Different types of Social Media

You can’t simply take the same piece of content and copy & paste it across all of your company’s social media platforms. Each platform has a specific use and is optimized differently.

Facebook & Google Plus

FB & GP are both engagement-based platforms, meaning they revolve around conversations, comments, replies and sharing. It is communication-based. Although you can post anything in FB and GP (photos, video, text), the emphasis should be in engaging with your fans: dealing with upset/dissatisfied customers and acknowledging happy ones.


Twitter is also an engagement-based platform. However your posts should be much shorter (consider using Bitly URL shortener), concise, to the point. But the real power of Twitter is using its advanced search feature to find anyone who is putting hashtags in their posts relating to your brand or industry, this allows you to keep your finger on the pulse of the web (with regards to that topic), additionally it allows you to chime in any time you want on these topics, and provide helpful information/advice. Therefore Twitter is best used as a communication tool, and not for promotion of offers. You can make posts no these engagement-based platforms about offers but it should be no more than 10% of your posts.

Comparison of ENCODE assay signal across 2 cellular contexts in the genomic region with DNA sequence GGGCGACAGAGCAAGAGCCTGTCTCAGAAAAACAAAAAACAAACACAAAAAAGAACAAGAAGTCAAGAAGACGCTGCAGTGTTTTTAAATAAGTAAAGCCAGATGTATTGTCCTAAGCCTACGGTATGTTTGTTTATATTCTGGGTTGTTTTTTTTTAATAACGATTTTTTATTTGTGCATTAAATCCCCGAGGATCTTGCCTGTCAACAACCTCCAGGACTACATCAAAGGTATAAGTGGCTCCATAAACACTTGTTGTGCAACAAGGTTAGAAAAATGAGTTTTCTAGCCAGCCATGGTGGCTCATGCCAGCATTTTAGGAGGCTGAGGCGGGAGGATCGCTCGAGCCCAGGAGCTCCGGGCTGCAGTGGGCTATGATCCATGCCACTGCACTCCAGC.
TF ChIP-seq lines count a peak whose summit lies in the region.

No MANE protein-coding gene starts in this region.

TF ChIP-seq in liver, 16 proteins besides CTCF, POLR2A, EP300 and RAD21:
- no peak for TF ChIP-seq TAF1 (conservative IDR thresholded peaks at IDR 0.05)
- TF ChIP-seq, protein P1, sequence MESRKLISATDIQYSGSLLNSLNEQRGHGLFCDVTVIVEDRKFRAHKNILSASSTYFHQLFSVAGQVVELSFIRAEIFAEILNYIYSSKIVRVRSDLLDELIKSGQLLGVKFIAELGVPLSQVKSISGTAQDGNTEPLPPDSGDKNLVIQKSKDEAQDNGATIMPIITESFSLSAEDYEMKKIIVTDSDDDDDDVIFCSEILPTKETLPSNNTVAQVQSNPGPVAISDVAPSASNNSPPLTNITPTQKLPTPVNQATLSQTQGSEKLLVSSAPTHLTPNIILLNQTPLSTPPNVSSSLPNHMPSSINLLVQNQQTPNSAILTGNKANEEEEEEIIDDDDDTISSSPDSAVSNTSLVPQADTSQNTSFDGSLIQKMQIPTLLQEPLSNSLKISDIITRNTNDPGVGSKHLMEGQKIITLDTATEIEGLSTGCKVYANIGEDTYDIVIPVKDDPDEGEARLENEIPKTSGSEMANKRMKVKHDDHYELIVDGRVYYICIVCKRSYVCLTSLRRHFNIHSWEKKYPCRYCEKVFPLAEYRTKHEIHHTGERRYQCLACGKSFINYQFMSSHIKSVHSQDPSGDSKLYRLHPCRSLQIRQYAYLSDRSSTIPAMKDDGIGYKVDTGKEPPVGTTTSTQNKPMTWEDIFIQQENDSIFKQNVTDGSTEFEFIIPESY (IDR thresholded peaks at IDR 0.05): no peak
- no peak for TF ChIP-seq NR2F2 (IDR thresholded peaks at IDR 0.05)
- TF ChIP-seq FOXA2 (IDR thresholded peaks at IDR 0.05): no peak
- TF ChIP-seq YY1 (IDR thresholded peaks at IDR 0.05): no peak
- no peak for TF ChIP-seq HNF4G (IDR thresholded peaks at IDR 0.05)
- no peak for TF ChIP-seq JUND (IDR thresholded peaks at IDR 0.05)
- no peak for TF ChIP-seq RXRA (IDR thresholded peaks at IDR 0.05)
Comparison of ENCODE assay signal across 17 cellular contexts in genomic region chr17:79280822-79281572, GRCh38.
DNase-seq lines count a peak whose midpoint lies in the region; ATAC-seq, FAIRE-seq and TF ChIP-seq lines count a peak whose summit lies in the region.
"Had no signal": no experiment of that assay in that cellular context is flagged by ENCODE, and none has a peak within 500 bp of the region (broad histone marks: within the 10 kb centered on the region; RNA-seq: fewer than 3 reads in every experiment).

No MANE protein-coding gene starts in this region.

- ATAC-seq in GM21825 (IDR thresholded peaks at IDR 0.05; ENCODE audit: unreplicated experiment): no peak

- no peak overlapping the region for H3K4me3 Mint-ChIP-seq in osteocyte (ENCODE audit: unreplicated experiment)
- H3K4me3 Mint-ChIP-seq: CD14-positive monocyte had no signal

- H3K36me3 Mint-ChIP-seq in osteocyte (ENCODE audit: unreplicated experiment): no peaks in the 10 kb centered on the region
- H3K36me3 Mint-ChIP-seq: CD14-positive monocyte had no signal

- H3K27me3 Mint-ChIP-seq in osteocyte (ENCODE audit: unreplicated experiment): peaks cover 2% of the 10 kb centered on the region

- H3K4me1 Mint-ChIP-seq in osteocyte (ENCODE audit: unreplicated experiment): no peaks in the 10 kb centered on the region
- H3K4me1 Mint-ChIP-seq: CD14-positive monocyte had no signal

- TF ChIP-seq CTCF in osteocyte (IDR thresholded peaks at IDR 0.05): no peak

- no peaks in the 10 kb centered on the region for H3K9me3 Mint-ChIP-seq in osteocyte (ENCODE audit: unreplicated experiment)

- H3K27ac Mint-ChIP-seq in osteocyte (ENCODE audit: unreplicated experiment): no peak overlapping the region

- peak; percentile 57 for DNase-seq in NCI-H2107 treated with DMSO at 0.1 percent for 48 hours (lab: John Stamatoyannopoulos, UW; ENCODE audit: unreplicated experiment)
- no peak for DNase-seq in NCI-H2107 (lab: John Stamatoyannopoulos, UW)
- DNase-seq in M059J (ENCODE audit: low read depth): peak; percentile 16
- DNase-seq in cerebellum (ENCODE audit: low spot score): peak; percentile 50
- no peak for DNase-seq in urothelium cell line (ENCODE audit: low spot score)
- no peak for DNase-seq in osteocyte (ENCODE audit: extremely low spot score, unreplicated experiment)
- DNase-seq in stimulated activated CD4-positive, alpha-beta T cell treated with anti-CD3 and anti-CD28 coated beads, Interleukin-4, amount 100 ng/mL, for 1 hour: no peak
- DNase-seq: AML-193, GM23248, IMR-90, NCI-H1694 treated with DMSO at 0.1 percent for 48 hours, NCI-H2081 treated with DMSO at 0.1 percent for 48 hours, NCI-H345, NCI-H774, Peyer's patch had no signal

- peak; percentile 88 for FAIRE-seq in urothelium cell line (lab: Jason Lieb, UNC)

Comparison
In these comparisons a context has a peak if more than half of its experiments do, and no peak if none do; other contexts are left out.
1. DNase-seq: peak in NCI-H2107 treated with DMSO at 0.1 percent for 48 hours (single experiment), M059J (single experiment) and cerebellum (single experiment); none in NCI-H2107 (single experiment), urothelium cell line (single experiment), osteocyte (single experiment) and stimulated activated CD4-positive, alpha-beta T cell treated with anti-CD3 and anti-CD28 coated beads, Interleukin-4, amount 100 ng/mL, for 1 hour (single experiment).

Pinterest is a search-based platform. People go there to find images of things they love. When they find it, they are very much inclined to click and go to whatever site the image originated from. This makes Pinterest a great vehicle for selling. Of course one’s images of Pinterest must be excellent and you should have URLs to take them to where they can buy the product. Or in the case of photos of food, URLs to where they can find the recipe, etc etc. Not all businesses should have a Pinterest. It is up to you and your creativity to see if you can make it fit.


Like Pinterest, Youtube is search-based. People don’t go there to converse with each other or talk about your brand. People go to Youtube and Pinterest to find and consume content. Businesses should consider Youtube as their own TV channel. They create a ‘show’, and they add new installments to this show every week. A successful Youtube campaign creates videos that fill a need (helpful DIY, or just entertainment), and is consistent and quite a commitment.